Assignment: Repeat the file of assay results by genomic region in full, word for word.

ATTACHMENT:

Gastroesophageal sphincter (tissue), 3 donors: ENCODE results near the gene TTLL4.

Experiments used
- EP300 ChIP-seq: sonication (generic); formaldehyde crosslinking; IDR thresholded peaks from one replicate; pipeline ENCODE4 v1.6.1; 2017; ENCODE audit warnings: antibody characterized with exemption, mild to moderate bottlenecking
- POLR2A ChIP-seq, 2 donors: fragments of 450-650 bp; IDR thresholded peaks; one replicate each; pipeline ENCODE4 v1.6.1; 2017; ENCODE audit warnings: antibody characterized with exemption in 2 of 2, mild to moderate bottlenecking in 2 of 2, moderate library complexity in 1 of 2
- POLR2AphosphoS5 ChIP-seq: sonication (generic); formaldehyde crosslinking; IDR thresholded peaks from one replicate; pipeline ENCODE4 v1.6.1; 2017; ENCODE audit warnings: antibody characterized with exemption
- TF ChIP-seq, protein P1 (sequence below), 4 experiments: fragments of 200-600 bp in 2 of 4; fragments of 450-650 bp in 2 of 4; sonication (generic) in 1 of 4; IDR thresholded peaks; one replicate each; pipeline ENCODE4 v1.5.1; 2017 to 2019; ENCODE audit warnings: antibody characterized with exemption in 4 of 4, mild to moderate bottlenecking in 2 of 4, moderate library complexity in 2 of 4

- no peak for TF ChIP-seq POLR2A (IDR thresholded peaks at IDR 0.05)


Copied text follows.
Gastroesophageal sphincter (tissue), 3 donors: ENCODE results near the gene TTLL4.

Experiments used
- EP300 ChIP-seq: sonication (generic); formaldehyde crosslinking; IDR thresholded peaks from one replicate; pipeline ENCODE4 v1.6.1; 2017; ENCODE audit warnings: antibody characterized with exemption, mild to moderate bottlenecking
- POLR2A ChIP-seq, 2 donors: fragments of 450-650 bp; IDR thresholded peaks; one replicate each; pipeline ENCODE4 v1.6.1; 2017; ENCODE audit warnings: antibody characterized with exemption in 2 of 2, mild to moderate bottlenecking in 2 of 2, moderate library complexity in 1 of 2
- POLR2AphosphoS5 ChIP-seq: sonication (generic); formaldehyde crosslinking; IDR thresholded peaks from one replicate; pipeline ENCODE4 v1.6.1; 2017; ENCODE audit warnings: antibody characterized with exemption
- TF ChIP-seq, protein P1 (sequence below), 4 experiments: fragments of 200-600 bp in 2 of 4; fragments of 450-650 bp in 2 of 4; sonication (generic) in 1 of 4; IDR thresholded peaks; one replicate each; pipeline ENCODE4 v1.5.1; 2017 to 2019; ENCODE audit warnings: antibody characterized with exemption in 4 of 4, mild to moderate bottlenecking in 2 of 4, moderate library complexity in 2 of 4

- no peak for TF ChIP-seq POLR2A (IDR thresholded peaks at IDR 0.05)